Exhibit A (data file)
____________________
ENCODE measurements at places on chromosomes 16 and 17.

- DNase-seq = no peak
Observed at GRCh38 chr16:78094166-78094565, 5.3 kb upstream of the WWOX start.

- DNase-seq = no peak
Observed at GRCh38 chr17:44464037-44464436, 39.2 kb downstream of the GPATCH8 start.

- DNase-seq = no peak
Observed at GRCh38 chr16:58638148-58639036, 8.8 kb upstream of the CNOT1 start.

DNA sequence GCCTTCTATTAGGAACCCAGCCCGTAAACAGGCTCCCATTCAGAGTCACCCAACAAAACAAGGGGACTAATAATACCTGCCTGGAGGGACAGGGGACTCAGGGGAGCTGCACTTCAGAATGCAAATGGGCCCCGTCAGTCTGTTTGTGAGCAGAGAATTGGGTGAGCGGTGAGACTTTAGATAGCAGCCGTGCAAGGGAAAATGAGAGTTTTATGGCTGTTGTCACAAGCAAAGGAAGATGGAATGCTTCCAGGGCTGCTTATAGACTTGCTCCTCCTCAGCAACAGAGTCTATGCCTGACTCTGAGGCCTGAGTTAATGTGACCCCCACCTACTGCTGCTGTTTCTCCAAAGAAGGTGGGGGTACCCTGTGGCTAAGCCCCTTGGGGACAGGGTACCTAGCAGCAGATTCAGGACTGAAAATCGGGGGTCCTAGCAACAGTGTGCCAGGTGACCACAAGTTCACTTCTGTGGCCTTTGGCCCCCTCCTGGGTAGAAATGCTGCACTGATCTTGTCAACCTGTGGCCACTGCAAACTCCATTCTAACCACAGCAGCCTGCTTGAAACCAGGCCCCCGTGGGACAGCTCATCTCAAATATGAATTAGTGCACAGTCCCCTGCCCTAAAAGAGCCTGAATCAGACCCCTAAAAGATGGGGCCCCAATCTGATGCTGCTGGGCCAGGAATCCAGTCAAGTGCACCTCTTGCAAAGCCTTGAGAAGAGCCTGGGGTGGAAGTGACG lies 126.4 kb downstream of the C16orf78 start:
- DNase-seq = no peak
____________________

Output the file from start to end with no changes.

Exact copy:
ENCODE measurements at places on chromosomes 16 and 17.

- DNase-seq = no peak
Observed at GRCh38 chr16:78094166-78094565, 5.3 kb upstream of the WWOX start.

- DNase-seq = no peak
Observed at GRCh38 chr17:44464037-44464436, 39.2 kb downstream of the GPATCH8 start.

- DNase-seq = no peak
Observed at GRCh38 chr16:58638148-58639036, 8.8 kb upstream of the CNOT1 start.

DNA sequence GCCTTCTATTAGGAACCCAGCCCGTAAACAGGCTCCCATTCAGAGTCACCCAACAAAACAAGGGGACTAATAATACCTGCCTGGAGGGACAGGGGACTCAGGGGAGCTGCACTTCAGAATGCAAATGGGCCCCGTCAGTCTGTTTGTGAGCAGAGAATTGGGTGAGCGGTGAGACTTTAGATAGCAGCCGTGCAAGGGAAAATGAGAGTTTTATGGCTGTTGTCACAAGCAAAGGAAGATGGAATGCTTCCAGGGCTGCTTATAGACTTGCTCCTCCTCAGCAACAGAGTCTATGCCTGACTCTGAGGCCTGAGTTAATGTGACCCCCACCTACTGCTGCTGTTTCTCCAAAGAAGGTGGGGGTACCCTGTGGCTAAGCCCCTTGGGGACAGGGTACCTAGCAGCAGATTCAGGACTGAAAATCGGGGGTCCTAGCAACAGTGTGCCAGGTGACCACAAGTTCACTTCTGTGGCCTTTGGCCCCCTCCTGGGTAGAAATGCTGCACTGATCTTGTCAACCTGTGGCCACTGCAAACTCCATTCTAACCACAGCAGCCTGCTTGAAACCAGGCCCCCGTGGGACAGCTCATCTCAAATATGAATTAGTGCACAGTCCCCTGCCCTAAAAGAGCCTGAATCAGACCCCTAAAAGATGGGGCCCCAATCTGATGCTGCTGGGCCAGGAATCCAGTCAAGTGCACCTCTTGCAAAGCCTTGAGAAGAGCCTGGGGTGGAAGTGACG lies 126.4 kb downstream of the C16orf78 start:
- DNase-seq = no peak